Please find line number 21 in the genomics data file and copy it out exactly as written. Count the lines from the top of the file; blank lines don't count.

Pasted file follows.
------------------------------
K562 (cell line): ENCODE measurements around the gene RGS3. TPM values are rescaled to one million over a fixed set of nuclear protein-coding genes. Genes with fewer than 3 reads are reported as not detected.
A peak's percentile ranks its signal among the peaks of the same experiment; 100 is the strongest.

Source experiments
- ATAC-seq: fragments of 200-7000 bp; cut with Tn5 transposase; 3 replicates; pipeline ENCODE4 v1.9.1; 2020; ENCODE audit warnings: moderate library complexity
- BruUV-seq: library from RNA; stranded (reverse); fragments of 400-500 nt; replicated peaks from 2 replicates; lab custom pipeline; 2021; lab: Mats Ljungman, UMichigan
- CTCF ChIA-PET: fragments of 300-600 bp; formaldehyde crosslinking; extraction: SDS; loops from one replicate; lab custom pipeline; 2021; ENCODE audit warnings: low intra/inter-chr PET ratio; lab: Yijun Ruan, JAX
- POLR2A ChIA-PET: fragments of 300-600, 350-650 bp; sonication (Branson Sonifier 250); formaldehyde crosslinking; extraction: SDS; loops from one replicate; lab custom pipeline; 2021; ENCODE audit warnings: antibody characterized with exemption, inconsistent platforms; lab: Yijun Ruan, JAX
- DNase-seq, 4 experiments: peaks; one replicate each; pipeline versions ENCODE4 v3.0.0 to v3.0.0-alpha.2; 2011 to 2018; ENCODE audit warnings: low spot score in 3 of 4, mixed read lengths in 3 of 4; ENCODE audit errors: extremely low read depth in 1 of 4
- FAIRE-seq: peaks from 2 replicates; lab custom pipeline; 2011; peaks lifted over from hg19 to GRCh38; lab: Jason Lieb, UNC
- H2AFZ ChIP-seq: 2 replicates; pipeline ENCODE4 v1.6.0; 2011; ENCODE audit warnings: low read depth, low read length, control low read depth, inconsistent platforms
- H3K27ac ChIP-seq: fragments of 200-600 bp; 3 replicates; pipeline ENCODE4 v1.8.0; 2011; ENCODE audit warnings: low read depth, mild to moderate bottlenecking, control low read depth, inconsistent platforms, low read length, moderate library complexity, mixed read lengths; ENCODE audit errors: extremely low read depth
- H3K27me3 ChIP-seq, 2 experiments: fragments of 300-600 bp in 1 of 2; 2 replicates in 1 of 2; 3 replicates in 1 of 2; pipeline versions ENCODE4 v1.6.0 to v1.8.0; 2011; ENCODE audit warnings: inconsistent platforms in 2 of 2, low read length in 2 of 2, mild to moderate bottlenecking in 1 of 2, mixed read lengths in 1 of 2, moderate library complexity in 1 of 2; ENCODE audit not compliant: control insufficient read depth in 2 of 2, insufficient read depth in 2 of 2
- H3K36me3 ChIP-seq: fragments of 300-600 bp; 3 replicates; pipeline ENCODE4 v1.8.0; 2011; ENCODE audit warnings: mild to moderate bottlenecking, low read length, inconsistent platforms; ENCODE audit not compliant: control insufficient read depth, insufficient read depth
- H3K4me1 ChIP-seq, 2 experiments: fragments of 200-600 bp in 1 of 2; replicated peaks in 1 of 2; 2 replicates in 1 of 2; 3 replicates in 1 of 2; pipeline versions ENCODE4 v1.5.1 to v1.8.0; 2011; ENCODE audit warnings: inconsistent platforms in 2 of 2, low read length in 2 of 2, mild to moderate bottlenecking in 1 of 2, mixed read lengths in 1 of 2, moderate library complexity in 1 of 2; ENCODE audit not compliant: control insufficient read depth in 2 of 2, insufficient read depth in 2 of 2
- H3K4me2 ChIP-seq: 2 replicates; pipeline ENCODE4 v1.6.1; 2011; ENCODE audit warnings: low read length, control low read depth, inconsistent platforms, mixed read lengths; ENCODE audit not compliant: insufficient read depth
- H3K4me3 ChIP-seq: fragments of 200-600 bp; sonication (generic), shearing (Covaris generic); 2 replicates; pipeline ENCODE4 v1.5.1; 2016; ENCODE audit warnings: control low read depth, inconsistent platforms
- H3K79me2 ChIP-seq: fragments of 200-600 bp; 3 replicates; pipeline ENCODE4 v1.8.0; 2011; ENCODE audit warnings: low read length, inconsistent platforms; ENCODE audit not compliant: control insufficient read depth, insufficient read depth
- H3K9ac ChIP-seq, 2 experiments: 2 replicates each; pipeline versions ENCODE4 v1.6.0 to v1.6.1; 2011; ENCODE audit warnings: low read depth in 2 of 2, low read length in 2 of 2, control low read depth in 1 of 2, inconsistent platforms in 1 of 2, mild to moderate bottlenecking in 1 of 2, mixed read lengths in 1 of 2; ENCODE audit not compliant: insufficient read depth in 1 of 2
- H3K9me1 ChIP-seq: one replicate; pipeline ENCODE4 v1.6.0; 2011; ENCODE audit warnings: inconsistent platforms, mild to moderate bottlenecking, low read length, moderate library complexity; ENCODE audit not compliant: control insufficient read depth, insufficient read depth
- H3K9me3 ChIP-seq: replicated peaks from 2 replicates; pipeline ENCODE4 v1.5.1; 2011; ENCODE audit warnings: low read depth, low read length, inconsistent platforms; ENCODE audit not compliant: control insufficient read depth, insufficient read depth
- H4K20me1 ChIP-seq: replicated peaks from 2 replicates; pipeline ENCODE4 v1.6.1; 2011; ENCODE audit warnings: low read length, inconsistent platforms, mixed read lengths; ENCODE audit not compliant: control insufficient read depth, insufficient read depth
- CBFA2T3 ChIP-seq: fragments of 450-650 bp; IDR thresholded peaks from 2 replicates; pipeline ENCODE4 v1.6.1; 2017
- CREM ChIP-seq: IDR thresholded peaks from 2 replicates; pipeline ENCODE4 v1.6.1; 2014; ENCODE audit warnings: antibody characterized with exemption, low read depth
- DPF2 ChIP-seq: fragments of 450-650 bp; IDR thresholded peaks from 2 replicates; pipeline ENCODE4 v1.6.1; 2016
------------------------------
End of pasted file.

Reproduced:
- H4K20me1 ChIP-seq: replicated peaks from 2 replicates; pipeline ENCODE4 v1.6.1; 2011; ENCODE audit warnings: low read length, inconsistent platforms, mixed read lengths; ENCODE audit not compliant: control insufficient read depth, insufficient read depth